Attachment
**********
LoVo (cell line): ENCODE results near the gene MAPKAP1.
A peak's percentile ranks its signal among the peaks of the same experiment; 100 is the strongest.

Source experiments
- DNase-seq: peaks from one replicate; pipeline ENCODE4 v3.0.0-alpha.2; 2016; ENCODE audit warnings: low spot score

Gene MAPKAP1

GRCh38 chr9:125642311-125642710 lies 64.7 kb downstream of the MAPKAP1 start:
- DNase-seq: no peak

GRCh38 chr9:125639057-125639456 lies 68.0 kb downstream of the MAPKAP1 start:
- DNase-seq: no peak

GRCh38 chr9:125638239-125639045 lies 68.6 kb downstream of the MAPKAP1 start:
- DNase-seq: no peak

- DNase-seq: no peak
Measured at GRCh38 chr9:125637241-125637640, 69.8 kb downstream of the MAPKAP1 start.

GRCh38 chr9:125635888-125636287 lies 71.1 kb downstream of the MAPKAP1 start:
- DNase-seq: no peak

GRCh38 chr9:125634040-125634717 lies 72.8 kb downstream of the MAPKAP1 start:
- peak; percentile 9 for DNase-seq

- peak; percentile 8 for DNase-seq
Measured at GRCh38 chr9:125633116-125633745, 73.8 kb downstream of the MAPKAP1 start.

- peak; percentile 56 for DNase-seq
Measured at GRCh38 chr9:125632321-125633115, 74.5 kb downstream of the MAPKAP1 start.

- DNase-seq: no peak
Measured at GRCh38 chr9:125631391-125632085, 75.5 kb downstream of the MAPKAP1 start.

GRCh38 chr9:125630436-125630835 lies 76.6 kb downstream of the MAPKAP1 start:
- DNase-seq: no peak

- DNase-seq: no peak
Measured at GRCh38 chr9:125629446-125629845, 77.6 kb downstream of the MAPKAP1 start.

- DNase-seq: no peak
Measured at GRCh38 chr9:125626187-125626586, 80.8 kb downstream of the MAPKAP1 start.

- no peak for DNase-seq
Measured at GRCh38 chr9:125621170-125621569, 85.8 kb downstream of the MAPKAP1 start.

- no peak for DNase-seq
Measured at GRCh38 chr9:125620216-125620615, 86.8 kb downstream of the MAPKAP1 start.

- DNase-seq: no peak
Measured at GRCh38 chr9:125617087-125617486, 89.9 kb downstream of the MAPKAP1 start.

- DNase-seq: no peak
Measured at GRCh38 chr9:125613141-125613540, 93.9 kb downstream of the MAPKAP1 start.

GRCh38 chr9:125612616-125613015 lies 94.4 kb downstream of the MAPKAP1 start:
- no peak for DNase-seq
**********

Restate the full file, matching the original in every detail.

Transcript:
LoVo (cell line): ENCODE results near the gene MAPKAP1.
A peak's percentile ranks its signal among the peaks of the same experiment; 100 is the strongest.

Source experiments
- DNase-seq: peaks from one replicate; pipeline ENCODE4 v3.0.0-alpha.2; 2016; ENCODE audit warnings: low spot score

Gene MAPKAP1

GRCh38 chr9:125642311-125642710 lies 64.7 kb downstream of the MAPKAP1 start:
- DNase-seq: no peak

GRCh38 chr9:125639057-125639456 lies 68.0 kb downstream of the MAPKAP1 start:
- DNase-seq: no peak

GRCh38 chr9:125638239-125639045 lies 68.6 kb downstream of the MAPKAP1 start:
- DNase-seq: no peak

- DNase-seq: no peak
Measured at GRCh38 chr9:125637241-125637640, 69.8 kb downstream of the MAPKAP1 start.

GRCh38 chr9:125635888-125636287 lies 71.1 kb downstream of the MAPKAP1 start:
- DNase-seq: no peak

GRCh38 chr9:125634040-125634717 lies 72.8 kb downstream of the MAPKAP1 start:
- peak; percentile 9 for DNase-seq

- peak; percentile 8 for DNase-seq
Measured at GRCh38 chr9:125633116-125633745, 73.8 kb downstream of the MAPKAP1 start.

- peak; percentile 56 for DNase-seq
Measured at GRCh38 chr9:125632321-125633115, 74.5 kb downstream of the MAPKAP1 start.

- DNase-seq: no peak
Measured at GRCh38 chr9:125631391-125632085, 75.5 kb downstream of the MAPKAP1 start.

GRCh38 chr9:125630436-125630835 lies 76.6 kb downstream of the MAPKAP1 start:
- DNase-seq: no peak

- DNase-seq: no peak
Measured at GRCh38 chr9:125629446-125629845, 77.6 kb downstream of the MAPKAP1 start.

- DNase-seq: no peak
Measured at GRCh38 chr9:125626187-125626586, 80.8 kb downstream of the MAPKAP1 start.

- no peak for DNase-seq
Measured at GRCh38 chr9:125621170-125621569, 85.8 kb downstream of the MAPKAP1 start.

- no peak for DNase-seq
Measured at GRCh38 chr9:125620216-125620615, 86.8 kb downstream of the MAPKAP1 start.

- DNase-seq: no peak
Measured at GRCh38 chr9:125617087-125617486, 89.9 kb downstream of the MAPKAP1 start.

- DNase-seq: no peak
Measured at GRCh38 chr9:125613141-125613540, 93.9 kb downstream of the MAPKAP1 start.

GRCh38 chr9:125612616-125613015 lies 94.4 kb downstream of the MAPKAP1 start:
- no peak for DNase-seq